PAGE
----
When people think of a 110 SLR, they think of the Pentax Auto. However you cannot deny the fun and versatility of a zoom with macro capability.
The Minolta 110 Zoom SLR was the first true 110 SLR. What sets it apart from the few 110 SLR cameras and the later Mk II, is the shape. Rather than design it like a smaller 35mm SLR, the Minolta was squat and flat, more like the Kodak 110 Instamatics of the day, and the classic brick 110 point and shoots. Whether or not ergonomics was a deciding factor of the design, this makes it extremely easy to hold and operate, more so the more familiar 35mm SLR shape.
The Minolta is fully automatic with aperture priority autoexposure. The light meter is a dial you twist mounted next to the lens. The camera can use film speeds other than the ISO 100 and 400 (so is perfect for Lomography Tiger) and is auto selected by the camera.
The lens is a permanent 25–50 mm f/4.5-16 manual focus zoom with macro focusing capability to 280 mm. This is the equivalent of 50–100 mm zoom lens on a standard 35 mm camera.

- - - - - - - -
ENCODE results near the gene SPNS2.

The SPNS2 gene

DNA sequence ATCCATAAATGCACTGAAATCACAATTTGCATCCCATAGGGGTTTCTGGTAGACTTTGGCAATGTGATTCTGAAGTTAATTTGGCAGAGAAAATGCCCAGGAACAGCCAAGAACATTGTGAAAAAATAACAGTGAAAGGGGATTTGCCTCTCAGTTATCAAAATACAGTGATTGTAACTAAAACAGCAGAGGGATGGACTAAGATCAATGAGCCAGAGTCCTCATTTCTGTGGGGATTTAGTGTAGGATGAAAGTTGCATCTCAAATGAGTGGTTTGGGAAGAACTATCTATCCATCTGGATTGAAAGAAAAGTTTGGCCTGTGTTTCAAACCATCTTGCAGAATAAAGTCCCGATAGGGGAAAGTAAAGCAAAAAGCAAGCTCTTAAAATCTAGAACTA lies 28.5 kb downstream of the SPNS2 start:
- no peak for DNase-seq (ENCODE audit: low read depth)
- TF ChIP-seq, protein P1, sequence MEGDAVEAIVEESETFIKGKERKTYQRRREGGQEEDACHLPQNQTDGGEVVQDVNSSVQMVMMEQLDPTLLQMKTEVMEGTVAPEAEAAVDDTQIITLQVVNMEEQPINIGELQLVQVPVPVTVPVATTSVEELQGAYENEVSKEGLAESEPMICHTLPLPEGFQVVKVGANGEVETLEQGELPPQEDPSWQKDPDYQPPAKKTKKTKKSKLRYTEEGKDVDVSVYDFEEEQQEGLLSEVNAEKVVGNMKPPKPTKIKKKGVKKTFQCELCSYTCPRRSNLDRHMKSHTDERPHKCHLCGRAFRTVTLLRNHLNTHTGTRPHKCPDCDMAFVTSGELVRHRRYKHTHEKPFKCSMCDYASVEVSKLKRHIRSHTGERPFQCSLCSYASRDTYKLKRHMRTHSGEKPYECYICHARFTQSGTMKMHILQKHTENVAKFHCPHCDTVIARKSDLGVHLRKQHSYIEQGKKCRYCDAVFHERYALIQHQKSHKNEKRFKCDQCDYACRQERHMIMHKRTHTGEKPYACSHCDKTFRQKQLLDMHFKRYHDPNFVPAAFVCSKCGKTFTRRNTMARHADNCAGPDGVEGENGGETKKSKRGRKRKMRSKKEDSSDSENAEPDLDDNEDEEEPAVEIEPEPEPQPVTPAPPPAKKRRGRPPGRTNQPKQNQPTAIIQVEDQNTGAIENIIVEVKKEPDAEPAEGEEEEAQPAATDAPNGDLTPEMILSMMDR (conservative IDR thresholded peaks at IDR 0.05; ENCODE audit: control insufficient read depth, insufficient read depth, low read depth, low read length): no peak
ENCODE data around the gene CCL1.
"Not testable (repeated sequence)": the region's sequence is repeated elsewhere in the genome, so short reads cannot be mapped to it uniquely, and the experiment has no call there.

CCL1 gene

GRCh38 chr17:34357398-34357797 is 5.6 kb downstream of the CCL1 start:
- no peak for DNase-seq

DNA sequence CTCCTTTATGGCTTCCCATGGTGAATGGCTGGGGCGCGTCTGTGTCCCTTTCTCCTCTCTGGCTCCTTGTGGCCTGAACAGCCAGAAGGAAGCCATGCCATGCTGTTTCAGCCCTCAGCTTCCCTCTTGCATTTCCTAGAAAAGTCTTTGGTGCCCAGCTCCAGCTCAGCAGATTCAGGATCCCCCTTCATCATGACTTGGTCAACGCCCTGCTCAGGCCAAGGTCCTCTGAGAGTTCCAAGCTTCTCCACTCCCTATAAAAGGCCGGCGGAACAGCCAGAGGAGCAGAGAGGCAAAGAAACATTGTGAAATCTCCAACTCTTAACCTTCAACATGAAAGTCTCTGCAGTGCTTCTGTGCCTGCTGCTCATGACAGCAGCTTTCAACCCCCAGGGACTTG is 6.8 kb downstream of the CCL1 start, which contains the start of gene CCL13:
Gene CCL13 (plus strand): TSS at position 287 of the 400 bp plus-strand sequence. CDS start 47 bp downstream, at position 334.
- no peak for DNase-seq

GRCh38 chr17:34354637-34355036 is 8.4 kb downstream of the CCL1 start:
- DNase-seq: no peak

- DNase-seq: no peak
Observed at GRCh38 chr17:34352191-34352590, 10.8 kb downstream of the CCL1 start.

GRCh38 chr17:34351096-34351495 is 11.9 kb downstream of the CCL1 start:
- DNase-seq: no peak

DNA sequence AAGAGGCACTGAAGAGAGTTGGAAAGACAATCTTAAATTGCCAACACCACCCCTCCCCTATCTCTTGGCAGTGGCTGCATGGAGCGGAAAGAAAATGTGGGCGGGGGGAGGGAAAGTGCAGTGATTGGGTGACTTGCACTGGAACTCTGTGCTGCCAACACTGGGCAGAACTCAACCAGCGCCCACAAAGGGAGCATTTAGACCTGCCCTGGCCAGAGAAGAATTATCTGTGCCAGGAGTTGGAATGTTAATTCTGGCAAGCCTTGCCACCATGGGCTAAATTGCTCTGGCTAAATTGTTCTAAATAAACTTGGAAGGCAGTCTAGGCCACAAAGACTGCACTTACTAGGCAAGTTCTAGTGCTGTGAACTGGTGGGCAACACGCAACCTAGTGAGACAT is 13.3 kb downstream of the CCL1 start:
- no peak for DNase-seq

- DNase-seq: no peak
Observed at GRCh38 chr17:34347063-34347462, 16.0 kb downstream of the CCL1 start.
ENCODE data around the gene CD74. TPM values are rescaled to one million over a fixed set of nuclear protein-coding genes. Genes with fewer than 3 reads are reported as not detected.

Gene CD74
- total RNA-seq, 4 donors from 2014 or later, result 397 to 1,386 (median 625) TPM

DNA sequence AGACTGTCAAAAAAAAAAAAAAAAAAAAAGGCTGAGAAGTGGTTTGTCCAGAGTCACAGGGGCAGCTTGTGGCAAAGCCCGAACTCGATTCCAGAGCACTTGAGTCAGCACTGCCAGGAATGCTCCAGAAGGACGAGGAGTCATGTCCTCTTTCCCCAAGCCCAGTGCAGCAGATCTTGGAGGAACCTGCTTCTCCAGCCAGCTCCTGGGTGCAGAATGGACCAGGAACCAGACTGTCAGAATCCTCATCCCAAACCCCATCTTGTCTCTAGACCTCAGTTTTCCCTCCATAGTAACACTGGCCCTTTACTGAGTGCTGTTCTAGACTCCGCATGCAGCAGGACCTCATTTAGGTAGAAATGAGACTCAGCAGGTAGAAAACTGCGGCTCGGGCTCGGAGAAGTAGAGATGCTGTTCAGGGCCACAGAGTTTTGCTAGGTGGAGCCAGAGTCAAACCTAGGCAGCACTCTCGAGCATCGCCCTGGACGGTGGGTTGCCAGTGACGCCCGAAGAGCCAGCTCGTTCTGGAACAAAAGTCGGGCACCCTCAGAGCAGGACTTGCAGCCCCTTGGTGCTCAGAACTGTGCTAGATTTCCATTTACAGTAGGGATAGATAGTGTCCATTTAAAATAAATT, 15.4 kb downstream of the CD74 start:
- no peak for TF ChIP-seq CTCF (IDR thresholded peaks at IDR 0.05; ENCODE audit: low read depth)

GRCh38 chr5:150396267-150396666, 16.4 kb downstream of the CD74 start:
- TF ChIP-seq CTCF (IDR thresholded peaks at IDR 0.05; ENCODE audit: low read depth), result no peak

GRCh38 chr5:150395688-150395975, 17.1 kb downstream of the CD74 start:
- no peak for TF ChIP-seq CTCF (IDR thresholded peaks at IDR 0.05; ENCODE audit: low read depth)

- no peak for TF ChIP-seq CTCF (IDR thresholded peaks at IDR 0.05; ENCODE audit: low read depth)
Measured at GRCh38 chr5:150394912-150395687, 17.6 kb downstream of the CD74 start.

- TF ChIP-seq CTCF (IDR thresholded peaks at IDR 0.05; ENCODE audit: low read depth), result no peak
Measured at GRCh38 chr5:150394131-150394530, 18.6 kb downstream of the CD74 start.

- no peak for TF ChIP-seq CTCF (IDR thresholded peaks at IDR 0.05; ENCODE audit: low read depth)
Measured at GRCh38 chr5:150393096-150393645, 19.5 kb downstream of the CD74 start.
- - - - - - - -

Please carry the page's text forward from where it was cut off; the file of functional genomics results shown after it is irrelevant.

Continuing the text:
Shutter speeds are 1/1000 second through 10 seconds, with a 1/150 second X-sync speed and bulb. The camera has a proper flash hotshoe and has a tripod screw.
This is one versatile little camera.
My favorite feature however is the Macro focusing. Twist the lens the right way and the most amazing close ups are possible. You can get truly, truly close and shoot the most amazing pictures.
In use the viewfinder is not that bright, which makes it difficult to focus in any other light than daylight. You’ll see many of the images here (mostly indoors) and focussed to the wrong point. I ended up often relying on the focus distance marks on the lens to focus.
That aside is it a wonderful toy, and it felt great to be able to bring it back to life after sitting in someones garage for so long.
When you say 110 SLR, people say Pentax Auto. The Minolta might be a rough diamond, but it’s zoom means it is definitely a hidden gem.